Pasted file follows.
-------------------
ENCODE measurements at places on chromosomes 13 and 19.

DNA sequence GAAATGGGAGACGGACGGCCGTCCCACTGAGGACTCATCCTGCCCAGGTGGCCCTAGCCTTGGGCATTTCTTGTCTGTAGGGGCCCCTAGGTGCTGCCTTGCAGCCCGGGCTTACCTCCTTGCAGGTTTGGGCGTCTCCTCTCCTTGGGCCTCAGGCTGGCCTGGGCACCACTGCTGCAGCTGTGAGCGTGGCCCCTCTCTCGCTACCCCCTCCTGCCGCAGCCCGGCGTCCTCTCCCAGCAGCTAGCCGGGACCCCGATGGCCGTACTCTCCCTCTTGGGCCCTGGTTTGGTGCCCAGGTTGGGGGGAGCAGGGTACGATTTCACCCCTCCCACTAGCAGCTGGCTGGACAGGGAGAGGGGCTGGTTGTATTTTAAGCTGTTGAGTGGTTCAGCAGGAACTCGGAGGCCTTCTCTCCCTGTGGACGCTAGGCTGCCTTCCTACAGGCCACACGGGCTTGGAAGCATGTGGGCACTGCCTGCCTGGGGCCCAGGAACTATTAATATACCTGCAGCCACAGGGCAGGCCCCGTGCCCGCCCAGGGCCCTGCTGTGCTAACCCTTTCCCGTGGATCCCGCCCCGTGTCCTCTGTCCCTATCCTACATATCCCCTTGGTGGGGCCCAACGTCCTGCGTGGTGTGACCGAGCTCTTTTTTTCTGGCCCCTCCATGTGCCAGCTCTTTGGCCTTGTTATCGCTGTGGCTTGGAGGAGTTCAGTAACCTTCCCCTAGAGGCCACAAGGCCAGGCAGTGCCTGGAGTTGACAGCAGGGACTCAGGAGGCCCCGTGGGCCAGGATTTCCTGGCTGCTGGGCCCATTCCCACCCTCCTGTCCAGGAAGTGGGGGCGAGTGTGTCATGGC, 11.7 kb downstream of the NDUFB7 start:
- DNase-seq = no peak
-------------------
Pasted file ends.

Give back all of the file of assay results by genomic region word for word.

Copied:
ENCODE measurements at places on chromosomes 13 and 19.

DNA sequence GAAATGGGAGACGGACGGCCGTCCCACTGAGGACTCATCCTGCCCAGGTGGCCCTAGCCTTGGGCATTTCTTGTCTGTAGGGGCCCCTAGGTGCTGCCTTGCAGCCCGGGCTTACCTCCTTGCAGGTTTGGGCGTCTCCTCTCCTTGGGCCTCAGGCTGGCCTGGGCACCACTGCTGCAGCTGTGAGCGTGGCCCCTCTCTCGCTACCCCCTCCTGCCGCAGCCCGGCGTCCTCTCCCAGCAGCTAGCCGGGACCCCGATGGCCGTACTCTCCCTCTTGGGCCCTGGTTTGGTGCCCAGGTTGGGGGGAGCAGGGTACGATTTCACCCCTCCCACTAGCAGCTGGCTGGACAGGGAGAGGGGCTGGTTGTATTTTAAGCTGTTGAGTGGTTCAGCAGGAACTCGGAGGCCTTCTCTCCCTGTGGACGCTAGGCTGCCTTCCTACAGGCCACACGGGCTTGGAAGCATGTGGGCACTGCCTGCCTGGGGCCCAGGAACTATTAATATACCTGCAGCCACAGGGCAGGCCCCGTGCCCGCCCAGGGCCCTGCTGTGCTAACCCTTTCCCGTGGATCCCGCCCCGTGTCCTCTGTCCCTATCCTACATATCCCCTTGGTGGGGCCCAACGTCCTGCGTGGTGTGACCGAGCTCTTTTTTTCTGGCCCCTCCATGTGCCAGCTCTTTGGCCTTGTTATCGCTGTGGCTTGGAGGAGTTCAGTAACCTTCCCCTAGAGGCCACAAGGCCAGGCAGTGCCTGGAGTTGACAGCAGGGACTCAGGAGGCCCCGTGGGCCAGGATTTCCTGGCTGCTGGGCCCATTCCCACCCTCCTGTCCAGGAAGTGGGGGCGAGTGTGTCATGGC, 11.7 kb downstream of the NDUFB7 start:
- DNase-seq = no peak